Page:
Albert Camus and today

Although Albert Camus died in a car accident in 1960, just three years after receiving the Nobel Prize, his words, as those of many other great thinkers throughout history reverberate in todays supposedly advanced world.

Deep in our own societies more and more persons are finding it impossible to communicate with others, due mainly to the fact that we are creating a society in which individuals are armoured against each other.

Says Camus in his novel The Plaque(la Pest), ” If by some chance, one of us tried to unburden himself or to say something about his feelings, the reply he got, whatever it might be, usually wounded him. And then it dawned on him that he and the man with him weren´t talking about the same thing. For while he himself spoke from the depths of long days of brooding upon his personal distress, and the image he had tried to impart had been slowly shaped and proved in the fires of passion and regret, this meant nothing to the man to whom he was speaking, who pictured a conventional emotion, a grief that is traded on the market-place , mass-produced. Whether friendly or hostile, the reply always missed fire, and the attempt to communicate had to be given up. This was true at least for those for whom silence was unbearable.”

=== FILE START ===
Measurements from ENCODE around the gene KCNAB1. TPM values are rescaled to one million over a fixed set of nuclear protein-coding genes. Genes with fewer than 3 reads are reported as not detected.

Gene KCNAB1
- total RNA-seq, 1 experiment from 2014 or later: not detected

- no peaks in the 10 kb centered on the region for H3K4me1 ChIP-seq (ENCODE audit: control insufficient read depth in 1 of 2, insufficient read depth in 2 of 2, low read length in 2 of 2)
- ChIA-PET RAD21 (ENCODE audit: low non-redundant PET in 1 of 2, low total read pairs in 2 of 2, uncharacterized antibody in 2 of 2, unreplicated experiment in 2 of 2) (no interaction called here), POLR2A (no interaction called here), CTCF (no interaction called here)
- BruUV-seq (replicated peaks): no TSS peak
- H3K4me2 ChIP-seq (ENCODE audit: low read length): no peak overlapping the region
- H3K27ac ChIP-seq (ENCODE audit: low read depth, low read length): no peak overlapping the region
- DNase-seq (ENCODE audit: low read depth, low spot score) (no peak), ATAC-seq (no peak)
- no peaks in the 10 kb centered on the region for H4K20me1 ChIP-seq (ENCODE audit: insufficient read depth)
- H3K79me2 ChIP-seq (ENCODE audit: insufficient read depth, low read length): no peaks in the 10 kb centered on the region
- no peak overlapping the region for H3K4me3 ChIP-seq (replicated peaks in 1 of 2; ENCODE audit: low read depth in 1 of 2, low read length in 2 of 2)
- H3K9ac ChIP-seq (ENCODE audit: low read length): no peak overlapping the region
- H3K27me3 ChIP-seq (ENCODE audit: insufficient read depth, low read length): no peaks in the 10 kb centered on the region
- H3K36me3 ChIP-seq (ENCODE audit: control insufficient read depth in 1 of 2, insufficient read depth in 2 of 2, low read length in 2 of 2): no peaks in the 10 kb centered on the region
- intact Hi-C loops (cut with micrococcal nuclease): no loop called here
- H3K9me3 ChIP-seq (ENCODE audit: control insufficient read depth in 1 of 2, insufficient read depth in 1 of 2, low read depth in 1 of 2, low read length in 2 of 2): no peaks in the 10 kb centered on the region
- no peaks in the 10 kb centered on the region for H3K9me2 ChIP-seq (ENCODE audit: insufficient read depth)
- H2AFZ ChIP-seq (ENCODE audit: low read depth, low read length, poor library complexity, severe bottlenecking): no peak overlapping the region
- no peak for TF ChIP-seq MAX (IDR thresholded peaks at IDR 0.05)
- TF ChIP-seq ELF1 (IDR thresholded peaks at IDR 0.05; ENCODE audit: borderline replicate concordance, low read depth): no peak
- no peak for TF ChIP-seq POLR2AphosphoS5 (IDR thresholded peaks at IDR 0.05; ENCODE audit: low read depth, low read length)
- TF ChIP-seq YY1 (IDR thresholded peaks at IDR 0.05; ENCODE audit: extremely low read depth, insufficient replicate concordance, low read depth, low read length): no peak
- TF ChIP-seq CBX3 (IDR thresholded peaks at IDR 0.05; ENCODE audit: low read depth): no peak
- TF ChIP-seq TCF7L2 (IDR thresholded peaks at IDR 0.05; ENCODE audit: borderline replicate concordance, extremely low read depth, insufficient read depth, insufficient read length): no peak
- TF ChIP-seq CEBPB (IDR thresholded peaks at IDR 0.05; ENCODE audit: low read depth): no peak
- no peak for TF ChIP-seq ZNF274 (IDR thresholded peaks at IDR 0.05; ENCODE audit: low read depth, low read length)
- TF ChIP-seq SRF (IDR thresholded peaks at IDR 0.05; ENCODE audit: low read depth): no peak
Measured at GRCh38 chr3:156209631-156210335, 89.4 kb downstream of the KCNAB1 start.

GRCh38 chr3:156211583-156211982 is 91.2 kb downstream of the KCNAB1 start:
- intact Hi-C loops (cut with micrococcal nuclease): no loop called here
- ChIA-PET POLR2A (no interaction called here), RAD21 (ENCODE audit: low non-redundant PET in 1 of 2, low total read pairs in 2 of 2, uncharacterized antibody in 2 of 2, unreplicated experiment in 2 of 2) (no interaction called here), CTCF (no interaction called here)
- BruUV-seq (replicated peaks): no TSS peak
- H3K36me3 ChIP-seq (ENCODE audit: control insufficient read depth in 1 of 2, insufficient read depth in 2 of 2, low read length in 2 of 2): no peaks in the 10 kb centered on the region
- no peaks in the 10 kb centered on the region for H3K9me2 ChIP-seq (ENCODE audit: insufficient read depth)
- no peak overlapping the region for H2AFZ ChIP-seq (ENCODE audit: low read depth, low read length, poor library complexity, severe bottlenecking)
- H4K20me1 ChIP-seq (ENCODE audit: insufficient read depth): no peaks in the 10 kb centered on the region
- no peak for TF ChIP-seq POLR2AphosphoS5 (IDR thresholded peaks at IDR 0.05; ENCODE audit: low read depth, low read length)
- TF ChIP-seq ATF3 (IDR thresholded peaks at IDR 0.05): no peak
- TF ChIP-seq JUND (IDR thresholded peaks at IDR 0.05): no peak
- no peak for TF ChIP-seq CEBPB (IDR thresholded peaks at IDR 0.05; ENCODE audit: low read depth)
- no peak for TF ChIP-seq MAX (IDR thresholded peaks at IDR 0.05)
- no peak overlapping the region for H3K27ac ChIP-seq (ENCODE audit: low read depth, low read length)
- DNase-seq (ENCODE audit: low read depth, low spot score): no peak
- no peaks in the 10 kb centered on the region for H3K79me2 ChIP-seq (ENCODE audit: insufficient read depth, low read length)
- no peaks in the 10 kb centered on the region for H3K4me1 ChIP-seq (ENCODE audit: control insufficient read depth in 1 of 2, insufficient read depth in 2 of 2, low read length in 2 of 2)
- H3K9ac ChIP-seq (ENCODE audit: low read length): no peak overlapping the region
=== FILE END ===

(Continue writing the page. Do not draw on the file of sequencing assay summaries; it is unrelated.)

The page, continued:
The setting was a plague in Oran Algeria, where all the townspeople had been locked away within their city walls. The quarantine thus imposed had a devastating effect on the townspeople, in different ways as each had his own circumstances.

In todays world however this effect on people, the effect of a psychological isolation imposed by the many facets of modern and mistaken technologies and economys is so total that the very face of our “Human ” civilization” is being remoulded in the guise of what ? nobody seems to know, not even its artificers.


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